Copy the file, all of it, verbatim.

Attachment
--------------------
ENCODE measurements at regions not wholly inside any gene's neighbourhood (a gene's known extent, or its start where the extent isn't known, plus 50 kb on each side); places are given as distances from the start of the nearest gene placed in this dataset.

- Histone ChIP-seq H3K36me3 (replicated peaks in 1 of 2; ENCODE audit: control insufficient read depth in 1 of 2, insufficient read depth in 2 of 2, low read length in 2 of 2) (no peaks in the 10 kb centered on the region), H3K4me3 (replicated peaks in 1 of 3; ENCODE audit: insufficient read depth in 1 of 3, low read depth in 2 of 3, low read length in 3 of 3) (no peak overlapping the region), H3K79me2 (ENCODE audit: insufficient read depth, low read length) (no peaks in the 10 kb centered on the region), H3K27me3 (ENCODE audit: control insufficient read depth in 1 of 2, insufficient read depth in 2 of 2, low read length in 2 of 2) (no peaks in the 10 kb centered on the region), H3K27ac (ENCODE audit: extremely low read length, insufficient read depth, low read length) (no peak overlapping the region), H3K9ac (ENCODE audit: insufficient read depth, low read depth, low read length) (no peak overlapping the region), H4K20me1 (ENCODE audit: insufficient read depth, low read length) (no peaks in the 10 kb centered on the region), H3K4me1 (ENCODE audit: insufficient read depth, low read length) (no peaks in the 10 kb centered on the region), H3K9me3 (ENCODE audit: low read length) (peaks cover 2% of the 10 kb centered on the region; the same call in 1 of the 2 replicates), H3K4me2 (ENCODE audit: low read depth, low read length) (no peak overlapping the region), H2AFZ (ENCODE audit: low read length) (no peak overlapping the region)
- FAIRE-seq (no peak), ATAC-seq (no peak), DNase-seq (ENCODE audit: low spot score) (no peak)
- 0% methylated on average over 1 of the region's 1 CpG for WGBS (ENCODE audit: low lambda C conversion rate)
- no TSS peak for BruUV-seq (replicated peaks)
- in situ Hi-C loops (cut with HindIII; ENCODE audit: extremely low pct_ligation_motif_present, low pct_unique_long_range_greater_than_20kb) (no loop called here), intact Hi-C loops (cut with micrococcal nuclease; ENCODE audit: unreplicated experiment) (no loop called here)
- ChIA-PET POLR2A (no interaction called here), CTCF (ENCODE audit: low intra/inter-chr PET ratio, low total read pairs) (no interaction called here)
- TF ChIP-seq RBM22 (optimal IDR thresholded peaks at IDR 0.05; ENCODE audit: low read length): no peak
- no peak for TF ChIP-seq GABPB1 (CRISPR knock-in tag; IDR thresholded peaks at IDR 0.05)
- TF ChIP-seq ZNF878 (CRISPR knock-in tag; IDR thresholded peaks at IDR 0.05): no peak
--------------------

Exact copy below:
ENCODE measurements at regions not wholly inside any gene's neighbourhood (a gene's known extent, or its start where the extent isn't known, plus 50 kb on each side); places are given as distances from the start of the nearest gene placed in this dataset.

- Histone ChIP-seq H3K36me3 (replicated peaks in 1 of 2; ENCODE audit: control insufficient read depth in 1 of 2, insufficient read depth in 2 of 2, low read length in 2 of 2) (no peaks in the 10 kb centered on the region), H3K4me3 (replicated peaks in 1 of 3; ENCODE audit: insufficient read depth in 1 of 3, low read depth in 2 of 3, low read length in 3 of 3) (no peak overlapping the region), H3K79me2 (ENCODE audit: insufficient read depth, low read length) (no peaks in the 10 kb centered on the region), H3K27me3 (ENCODE audit: control insufficient read depth in 1 of 2, insufficient read depth in 2 of 2, low read length in 2 of 2) (no peaks in the 10 kb centered on the region), H3K27ac (ENCODE audit: extremely low read length, insufficient read depth, low read length) (no peak overlapping the region), H3K9ac (ENCODE audit: insufficient read depth, low read depth, low read length) (no peak overlapping the region), H4K20me1 (ENCODE audit: insufficient read depth, low read length) (no peaks in the 10 kb centered on the region), H3K4me1 (ENCODE audit: insufficient read depth, low read length) (no peaks in the 10 kb centered on the region), H3K9me3 (ENCODE audit: low read length) (peaks cover 2% of the 10 kb centered on the region; the same call in 1 of the 2 replicates), H3K4me2 (ENCODE audit: low read depth, low read length) (no peak overlapping the region), H2AFZ (ENCODE audit: low read length) (no peak overlapping the region)
- FAIRE-seq (no peak), ATAC-seq (no peak), DNase-seq (ENCODE audit: low spot score) (no peak)
- 0% methylated on average over 1 of the region's 1 CpG for WGBS (ENCODE audit: low lambda C conversion rate)
- no TSS peak for BruUV-seq (replicated peaks)
- in situ Hi-C loops (cut with HindIII; ENCODE audit: extremely low pct_ligation_motif_present, low pct_unique_long_range_greater_than_20kb) (no loop called here), intact Hi-C loops (cut with micrococcal nuclease; ENCODE audit: unreplicated experiment) (no loop called here)
- ChIA-PET POLR2A (no interaction called here), CTCF (ENCODE audit: low intra/inter-chr PET ratio, low total read pairs) (no interaction called here)
- TF ChIP-seq RBM22 (optimal IDR thresholded peaks at IDR 0.05; ENCODE audit: low read length): no peak
- no peak for TF ChIP-seq GABPB1 (CRISPR knock-in tag; IDR thresholded peaks at IDR 0.05)
- TF ChIP-seq ZNF878 (CRISPR knock-in tag; IDR thresholded peaks at IDR 0.05): no peak